Italian postcard by ASER (A. Scarmiglia Ed., Roma), no. 96. Photo: Pesce.
Italian character actor Paolo Stoppa (1906 –1988) is best known for his stage work with director Luchino Visconti. In a career of more than 50 years, he also appeared in such cinema classics as Miracolo a Milano (1951), Il Gattopardo (1962) and Once Upon a Time in the West (1968).
Paolo Stoppa was born in Rome, Italy in 1906. He started as a stage actor in 1927 at the company of Capodaglio-Racca-Olivieri. Soon he rose from a supporting actor to a star. From 1938 till 1940 he was a member of the famous Teatro Eliseo in Rome, where he acted in both modern and classic plays. It was while working for this theater troop that he met and married actress Rina Morelli. They would become for more than 30 years one of Italy’s most talented and famous stage couples. During his career, Stoppa made some 194 film appearances till his retirement in 1983. He made his film debut in L’armata azzurra (1932), and soon dozens of film roles followed . In the 1930’s, he was also the Italian voice of Fred Astaire. Stoppa was a renowned dubber of films into Italian. Other actors he dubbed during his long career include Richard Widmark, Kirk Douglas and Paul Muni. After World War II, he formed an acclaimed trio with Rina Morelli and director Luchino Visconti. From 1945 to 1961 the company Morelli-Stoppa, directed by Visconti, had a long series of successes. Highlights were The Glass Menagerie (1946) by Tennessee Williams, Death of a Salesman (1951) and A View from the Bridge (1958) by Arthur Miller, The Innkeeper (1952) and The Impresario of Smyrna (1957) by Carlo Goldoni. Meanwhile Stoppa regularly appeared in films, including the neorealist classic Miracolo a Milano/Miracle in Milan (1951, Vittorio De Sica) with Emma Gramatica.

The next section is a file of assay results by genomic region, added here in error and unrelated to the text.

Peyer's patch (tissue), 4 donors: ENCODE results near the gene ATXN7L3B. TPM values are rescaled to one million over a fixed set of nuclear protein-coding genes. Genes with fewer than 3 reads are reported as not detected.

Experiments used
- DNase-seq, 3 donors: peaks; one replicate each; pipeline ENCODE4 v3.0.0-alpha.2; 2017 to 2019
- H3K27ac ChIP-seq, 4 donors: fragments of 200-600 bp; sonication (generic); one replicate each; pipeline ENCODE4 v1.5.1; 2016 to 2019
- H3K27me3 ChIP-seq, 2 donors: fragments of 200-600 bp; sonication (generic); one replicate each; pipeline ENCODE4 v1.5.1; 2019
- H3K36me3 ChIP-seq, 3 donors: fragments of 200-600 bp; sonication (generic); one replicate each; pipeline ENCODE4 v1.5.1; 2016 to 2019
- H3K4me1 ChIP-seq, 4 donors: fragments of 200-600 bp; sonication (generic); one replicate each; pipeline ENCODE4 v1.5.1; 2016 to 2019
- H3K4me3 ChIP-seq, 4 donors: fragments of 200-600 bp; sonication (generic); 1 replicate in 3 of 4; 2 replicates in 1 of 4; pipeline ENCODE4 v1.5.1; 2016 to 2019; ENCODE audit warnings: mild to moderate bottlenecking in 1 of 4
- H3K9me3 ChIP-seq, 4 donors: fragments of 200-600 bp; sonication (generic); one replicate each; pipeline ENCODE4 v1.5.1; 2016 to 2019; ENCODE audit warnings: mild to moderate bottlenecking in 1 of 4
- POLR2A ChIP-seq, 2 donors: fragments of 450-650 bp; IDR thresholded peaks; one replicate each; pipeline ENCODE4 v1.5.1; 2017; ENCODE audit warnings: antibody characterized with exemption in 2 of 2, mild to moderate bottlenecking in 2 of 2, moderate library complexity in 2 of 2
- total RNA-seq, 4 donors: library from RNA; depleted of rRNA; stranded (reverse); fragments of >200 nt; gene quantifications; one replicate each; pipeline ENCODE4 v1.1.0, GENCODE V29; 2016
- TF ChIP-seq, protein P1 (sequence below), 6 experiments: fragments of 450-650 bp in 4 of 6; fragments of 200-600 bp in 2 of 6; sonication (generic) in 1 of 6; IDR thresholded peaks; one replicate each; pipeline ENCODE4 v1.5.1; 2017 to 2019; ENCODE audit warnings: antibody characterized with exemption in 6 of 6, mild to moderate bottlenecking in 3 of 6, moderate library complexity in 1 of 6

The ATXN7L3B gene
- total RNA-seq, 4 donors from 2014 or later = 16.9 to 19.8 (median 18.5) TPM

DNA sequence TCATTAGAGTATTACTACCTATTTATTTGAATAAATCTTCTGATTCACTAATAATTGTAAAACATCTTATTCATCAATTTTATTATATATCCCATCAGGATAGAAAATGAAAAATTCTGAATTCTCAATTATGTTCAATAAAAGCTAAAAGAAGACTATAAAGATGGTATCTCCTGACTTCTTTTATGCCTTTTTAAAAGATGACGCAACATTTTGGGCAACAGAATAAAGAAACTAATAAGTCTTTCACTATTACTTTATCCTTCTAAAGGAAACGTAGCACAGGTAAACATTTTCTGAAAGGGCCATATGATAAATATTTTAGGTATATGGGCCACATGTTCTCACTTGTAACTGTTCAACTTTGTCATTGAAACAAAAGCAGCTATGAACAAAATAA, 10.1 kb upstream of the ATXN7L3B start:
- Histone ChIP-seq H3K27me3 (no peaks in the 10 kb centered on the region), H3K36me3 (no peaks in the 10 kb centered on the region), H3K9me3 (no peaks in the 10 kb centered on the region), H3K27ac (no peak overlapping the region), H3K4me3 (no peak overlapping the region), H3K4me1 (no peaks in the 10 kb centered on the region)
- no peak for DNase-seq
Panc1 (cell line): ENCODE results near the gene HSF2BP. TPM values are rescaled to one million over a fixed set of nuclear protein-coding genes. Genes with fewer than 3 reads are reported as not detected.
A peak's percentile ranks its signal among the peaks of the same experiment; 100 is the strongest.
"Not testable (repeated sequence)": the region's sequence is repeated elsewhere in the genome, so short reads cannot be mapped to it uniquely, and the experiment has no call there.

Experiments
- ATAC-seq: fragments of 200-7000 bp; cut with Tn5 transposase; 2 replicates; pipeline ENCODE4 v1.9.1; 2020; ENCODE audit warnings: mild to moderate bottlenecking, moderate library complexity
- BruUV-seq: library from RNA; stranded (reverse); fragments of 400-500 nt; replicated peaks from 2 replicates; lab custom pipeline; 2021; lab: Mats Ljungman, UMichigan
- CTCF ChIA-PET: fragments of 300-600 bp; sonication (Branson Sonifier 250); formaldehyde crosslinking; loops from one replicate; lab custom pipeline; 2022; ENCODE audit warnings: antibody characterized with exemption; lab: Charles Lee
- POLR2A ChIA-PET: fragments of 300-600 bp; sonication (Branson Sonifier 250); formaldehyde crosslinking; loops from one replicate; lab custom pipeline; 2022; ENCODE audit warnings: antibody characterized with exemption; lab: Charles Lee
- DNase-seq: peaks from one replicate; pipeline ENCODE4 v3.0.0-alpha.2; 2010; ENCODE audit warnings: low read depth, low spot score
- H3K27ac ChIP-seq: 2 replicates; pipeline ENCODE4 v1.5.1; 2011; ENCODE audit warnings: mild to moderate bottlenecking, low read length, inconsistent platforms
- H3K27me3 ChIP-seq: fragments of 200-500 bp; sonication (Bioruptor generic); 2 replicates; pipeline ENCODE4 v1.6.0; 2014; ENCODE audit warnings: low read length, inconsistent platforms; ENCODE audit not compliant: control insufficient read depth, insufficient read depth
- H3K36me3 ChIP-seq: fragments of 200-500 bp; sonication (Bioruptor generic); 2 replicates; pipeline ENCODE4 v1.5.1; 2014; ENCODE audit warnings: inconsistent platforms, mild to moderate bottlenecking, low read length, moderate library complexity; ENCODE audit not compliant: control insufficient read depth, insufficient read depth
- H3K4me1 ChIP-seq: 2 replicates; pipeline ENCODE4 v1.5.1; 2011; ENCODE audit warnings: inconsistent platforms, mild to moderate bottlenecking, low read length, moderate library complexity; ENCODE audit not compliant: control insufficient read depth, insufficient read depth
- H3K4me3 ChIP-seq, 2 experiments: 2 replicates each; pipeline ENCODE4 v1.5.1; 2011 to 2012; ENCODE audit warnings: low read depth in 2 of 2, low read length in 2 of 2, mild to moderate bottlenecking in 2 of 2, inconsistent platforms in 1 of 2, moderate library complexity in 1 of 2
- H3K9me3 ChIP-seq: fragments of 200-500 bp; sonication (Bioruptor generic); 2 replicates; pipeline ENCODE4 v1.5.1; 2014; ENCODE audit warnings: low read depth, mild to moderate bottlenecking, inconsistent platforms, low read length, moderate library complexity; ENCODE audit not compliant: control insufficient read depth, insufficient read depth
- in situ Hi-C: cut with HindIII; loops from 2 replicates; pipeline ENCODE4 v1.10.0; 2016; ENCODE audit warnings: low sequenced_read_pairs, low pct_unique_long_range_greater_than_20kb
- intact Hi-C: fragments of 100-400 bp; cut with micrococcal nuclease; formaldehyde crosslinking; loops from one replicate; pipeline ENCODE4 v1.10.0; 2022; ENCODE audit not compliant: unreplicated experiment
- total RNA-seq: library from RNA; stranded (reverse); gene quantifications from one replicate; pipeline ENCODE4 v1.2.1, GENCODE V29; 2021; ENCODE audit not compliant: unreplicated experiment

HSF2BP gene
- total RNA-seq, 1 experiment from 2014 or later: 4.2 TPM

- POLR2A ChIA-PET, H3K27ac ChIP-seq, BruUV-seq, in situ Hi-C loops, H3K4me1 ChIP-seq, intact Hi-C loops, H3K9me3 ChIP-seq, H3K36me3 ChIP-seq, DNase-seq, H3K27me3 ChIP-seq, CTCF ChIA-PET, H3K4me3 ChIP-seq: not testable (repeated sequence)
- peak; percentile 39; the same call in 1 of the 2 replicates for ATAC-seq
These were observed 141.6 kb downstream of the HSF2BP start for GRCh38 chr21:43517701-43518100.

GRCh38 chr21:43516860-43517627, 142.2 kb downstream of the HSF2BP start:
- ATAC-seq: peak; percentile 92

In 1960, Paolo Stoppa debuted on television in the drama series Vita col padre e con la madre/Life with Father and Mother. In the cinema he appeared in such popular classics as Rocco e i suoi fratelli/Rocco and His Brothers (1960, Luchino Visconti), Viva l'Italia!/Garibaldi (1961, Roberto Rossellini), Becket (1964, Peter Glenville) as Pope Alexander II, and La matriarca/The Libertine (1968, Pasquale Festa Campanile) starring Catherine Spaak. In Luchino Visconti's Il Gattopardo/The Leopard (1963) he played newly appointed Mayor Don Calogero Sedara, the father of the beautiful Angelica (Claudia Cardinale). The two teamed up again five years later to take the memorable horse-drawn ride through Monument Valley in Sergio Leone epic C'era una volta il West/Once Upon a Time in the West (1968). In the theater he had a huge success with his interpretation of Gaev in The Cherry Orchard by Chekhov (1965), directed by Visconti. His popularity reached a peak in the 1970’s with TV adaptations of crime novels by Friedrich Dürrenmatt like Il giudice e il suo boia/The Judge and His Executioner (1972, Daniele D’Anza) and Il sospetto/The Suspect (1972, Daniele D’Anza). When both his wife and Visconti passed away in 1976 Stoppa was devastated. Two years later he returned to the stage at the Spoleto Festival in Coburn's Gin game, with Franca Valeri. One of his last films was the buddy film Amici miei atto II/All My Friends Part 2 (1982, Mario Monicelli) with Ugo Tognazzi. A year later he retired. In 1988 Paolo Stoppa passed away at the age of 82 in his hometown Rome.
Sources: Tom B. (Westerns All’Italiana), A Fistful of Westerns, Wikipedia and IMDb.